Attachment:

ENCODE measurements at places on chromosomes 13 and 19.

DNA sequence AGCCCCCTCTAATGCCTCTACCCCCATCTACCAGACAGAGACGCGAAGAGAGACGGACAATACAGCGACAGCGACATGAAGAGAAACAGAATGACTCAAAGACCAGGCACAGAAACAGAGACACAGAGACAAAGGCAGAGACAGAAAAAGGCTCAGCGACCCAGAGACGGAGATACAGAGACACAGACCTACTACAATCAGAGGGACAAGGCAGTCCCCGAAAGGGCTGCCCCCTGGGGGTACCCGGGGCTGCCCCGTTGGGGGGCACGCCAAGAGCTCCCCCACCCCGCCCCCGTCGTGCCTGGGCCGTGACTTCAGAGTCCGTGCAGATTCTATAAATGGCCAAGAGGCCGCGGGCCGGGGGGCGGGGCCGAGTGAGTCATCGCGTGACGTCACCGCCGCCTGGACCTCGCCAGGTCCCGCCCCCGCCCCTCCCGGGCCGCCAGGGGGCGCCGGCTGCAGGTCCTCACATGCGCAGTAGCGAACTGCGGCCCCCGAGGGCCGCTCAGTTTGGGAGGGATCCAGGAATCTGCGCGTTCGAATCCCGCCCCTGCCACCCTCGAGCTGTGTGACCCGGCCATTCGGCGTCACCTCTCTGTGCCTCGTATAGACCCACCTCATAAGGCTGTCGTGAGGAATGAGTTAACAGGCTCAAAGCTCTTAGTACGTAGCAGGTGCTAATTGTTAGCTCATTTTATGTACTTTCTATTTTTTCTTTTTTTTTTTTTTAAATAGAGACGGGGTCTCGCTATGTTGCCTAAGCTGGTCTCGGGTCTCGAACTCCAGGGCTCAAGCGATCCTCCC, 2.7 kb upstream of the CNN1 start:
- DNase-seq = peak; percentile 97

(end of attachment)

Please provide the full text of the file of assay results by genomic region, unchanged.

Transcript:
ENCODE measurements at places on chromosomes 13 and 19.

DNA sequence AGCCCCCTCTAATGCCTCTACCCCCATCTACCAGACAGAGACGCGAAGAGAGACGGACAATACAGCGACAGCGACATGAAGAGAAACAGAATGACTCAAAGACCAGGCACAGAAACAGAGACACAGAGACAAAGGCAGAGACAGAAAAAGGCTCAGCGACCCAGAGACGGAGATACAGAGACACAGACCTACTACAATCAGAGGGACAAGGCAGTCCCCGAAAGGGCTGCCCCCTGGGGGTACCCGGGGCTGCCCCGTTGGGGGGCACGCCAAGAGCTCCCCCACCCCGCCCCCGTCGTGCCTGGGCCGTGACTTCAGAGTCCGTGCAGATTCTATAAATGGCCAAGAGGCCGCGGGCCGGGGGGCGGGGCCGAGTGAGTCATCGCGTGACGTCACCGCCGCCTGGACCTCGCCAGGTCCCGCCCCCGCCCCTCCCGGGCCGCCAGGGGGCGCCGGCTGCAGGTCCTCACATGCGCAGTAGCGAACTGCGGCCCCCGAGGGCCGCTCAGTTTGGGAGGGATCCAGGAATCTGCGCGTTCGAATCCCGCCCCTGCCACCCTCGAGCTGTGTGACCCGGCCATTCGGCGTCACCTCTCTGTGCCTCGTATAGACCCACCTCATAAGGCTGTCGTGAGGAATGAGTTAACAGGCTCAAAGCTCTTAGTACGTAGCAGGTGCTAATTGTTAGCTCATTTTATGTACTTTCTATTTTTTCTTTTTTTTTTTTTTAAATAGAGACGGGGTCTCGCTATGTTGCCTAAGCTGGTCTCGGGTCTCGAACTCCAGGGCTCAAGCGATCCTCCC, 2.7 kb upstream of the CNN1 start:
- DNase-seq = peak; percentile 97